‘We pray for rain’: Ethiopia faces catastrophic hunger as cattle perish in severe drought

The circumference of Nimo Abdi Duh’s upper arm measures just 12cm and, while the number means nothing to her, it does to the health workers treating her. Nimo, two, like so many children in the arid lowlands of Ethiopia, is suffering from malnutrition.

“We have been affected by the drought,” says her mother, Shems Dire, looking anxiously on. “We don’t have milk to give to the children. My child is sick due to lack of food, and this happened because of the drought … Our cattle have been harmed by the drought. We have lost so many.

“We pray to Allah for rain.”

In a country already grappling with humanitarian strife brought on by civil war, aid workers and local officials say that another crisis is slowly unfolding, as severe drought plagues much of southern and north-eastern Ethiopia.

By mid-March, it is estimated that more than 6.8 million people in the affected regions are expected to be in urgent need of humanitarian assistance. According to Unicef, almost 850,000 children in those areas will be severely malnourished this year due to a combination of drought, conflict and economic downturn.

“We have had the failure of three consecutive rainy seasons,” says Gianfranco Rotigliano, Unicef’s country director. “If in April the rain comes, things will get better. But, if not, then we will have something that is comparable to what we saw in 1999 or 1993 to 94.” Those years brought drought-provoked crises to Ethiopia that saw millions go hungry, and some die from starvation.

Now, to help get essential supplies to those who most need them, Unicef is appealing for £23.7m, for, among other things, water trucking, the rehabilitation of wells and child nutrition. If that money isn’t raised, Rotigliano warns: “As they say in west Africa, ce sera la catastrophe [it will be a disaster].”

With an estimated 4.4 million people facing critical water shortages, the lowlands of Ethiopia’s south-eastern Somali region and parts of Oromia are thought to be most severely affected by the drought.

Abdi Farah Ahmed, from the regional health bureau in Jijiga, Somali, says the lack of rainfall – which locally came on top of a locust invasion – caused crops to fail, livestock to die, and malnutrition to rise. Many people had left their homes, he adds.

According to a survey in December, more than a fifth of under-fives in Somali are suffering from global acute malnutrition. Abdi Farah says the number of those suffering from severe acute malnutrition (SAM) was also rising.

Last year, the average number of people admitted to regional healthcare services with SAM was more than 9,000, he says. “But in December 2021, the number of new SAM cases admitted at the health facilities was 11,588. This means a rise of 18.5% [on the previous month],” he adds.

Zainab Wolie, a mother of seven children from Saglo village in the Somali region, says she had been hit hard by the lack of rainfall. She used to sell some of her goats to supplement her income, but she lost almost half of them to the drought.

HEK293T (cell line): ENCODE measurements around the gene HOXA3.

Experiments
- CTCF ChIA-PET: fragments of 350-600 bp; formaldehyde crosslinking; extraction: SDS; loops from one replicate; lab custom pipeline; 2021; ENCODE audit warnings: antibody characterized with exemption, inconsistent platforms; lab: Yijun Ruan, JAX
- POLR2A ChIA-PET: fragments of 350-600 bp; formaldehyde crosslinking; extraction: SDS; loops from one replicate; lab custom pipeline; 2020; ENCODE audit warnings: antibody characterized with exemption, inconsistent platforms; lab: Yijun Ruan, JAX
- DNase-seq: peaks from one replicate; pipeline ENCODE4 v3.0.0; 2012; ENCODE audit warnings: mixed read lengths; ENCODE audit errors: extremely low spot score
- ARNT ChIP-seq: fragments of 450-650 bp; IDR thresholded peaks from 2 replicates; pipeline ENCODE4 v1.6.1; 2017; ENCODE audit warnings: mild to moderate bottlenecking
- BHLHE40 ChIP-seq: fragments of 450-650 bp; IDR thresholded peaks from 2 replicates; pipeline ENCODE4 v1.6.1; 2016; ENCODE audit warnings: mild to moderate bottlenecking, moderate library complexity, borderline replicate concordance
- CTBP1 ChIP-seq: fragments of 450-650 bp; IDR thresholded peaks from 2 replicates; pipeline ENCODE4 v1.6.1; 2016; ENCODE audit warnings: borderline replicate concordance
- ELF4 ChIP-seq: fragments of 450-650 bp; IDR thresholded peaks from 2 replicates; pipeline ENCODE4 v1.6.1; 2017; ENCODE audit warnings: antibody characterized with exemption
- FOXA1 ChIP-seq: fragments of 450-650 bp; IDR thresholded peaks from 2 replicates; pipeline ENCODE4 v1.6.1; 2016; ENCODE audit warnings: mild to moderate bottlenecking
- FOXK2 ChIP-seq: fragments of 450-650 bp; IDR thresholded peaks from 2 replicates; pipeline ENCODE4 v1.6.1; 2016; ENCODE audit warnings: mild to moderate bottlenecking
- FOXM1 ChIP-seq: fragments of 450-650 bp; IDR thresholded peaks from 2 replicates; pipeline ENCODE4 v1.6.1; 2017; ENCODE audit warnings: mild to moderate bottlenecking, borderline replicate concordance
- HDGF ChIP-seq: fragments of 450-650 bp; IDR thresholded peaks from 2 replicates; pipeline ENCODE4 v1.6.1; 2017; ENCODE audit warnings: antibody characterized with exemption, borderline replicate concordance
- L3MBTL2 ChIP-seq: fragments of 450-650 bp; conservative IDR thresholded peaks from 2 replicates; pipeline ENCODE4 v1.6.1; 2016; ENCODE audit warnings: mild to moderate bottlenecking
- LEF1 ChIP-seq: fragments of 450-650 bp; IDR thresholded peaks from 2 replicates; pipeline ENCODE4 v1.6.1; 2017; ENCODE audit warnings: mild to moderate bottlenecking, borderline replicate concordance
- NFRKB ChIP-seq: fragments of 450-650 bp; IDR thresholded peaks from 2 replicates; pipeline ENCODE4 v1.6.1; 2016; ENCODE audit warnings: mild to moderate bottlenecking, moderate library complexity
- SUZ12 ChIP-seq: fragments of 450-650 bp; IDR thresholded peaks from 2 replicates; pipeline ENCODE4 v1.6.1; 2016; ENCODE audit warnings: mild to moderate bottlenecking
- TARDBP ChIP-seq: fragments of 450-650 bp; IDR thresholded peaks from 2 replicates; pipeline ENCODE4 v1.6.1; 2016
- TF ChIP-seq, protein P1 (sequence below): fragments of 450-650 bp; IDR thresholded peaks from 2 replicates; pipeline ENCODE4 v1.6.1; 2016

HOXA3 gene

“We depend on our cattle. We lost many of them. Who knows, people may also die next? I haven’t seen such a drought before … Five years ago, there was drought in our area, but at least we had food. But now we don’t have enough food for our family,” she says.

She is far from the only one to have suffered the loss of livestock. The land of Saglo is strewn with the carcasses of animals who died in the drought. Cows, sheep, goats, camels and donkeys have perished – and their owners are struggling to survive in their absence.

“The situation is desperate,” says Ayes Mohammed, a mother of five from Gebiass village in Somali, who has lost 20 cows and 80 goats and sheep to the drought.

“Goats and sheep do not make it. For the cows, there is still some hope if we get fodder soon. I worry about my children. I feed them borrowing food from the neighbours for the last 10 days. But today, I am glad that the government distributed food in our village. I got 20kg of rice and 20kg of sugar.”

For Abdirahman Ali Hussein, a healthcare worker in the Korahey zone of Somali, it is clear that the government is not, however, going to be able to deal with the problem alone. The drought is also affecting parts of the Southern Nations, Nationalities, and Peoples’ Region in the country’s south-west, and Afar in the north-east, scene of much of the recent fighting between Tigrayan rebel forces and federal government troops.

“The government is trying to supply everything but there is overload,” says Abdirahman.

Health services were under severe pressure due to the increase in malnutrition and internal migration. “For example, for one health centre we’re [supposed to be] receiving 25,000 people,” he says. “But now with this drought sometimes you can see 40,000 to 50,000 people.”

From nutritional support for children and breastfeeding mothers to essential medicines, food, and water, “we need to scale up everything”, he says. People “are suffering, and they need urgent support for everything”.

Rotigliano, who was recently in the Somali region, urges donors to give money now before the crisis deepened even further. “When you have the pictures of the children who are, you know, three years old and they weigh three kilos, then everybody is putting the money upfront – but do we really want to get there?” he says.


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